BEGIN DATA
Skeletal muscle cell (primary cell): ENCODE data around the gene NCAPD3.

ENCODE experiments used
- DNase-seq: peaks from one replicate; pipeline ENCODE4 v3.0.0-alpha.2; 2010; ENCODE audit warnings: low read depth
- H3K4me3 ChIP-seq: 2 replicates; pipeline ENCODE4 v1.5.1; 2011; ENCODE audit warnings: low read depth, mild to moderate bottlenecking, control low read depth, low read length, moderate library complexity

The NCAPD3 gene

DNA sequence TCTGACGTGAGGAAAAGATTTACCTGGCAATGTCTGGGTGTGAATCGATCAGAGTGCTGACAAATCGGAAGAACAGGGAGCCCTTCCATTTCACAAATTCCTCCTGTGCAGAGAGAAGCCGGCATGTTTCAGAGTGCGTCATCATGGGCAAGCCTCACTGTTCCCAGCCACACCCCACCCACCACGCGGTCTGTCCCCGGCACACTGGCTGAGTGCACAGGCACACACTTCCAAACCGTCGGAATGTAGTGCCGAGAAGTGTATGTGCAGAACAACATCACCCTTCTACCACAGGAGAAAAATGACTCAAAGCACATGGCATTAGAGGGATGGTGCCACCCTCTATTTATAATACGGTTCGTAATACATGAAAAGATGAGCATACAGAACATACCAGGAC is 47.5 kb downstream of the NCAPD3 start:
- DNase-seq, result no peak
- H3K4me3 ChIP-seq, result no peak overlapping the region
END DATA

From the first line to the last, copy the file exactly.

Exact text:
Skeletal muscle cell (primary cell): ENCODE data around the gene NCAPD3.

ENCODE experiments used
- DNase-seq: peaks from one replicate; pipeline ENCODE4 v3.0.0-alpha.2; 2010; ENCODE audit warnings: low read depth
- H3K4me3 ChIP-seq: 2 replicates; pipeline ENCODE4 v1.5.1; 2011; ENCODE audit warnings: low read depth, mild to moderate bottlenecking, control low read depth, low read length, moderate library complexity

The NCAPD3 gene

DNA sequence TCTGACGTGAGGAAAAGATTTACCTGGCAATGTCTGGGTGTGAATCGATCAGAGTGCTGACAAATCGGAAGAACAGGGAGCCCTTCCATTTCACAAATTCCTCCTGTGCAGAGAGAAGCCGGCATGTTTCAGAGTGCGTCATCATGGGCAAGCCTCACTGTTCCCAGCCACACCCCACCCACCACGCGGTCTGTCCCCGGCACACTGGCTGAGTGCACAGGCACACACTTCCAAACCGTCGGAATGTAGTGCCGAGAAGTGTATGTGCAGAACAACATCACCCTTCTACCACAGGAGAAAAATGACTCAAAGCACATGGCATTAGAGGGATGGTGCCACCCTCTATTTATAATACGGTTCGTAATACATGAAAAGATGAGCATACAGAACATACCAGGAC is 47.5 kb downstream of the NCAPD3 start:
- DNase-seq, result no peak
- H3K4me3 ChIP-seq, result no peak overlapping the region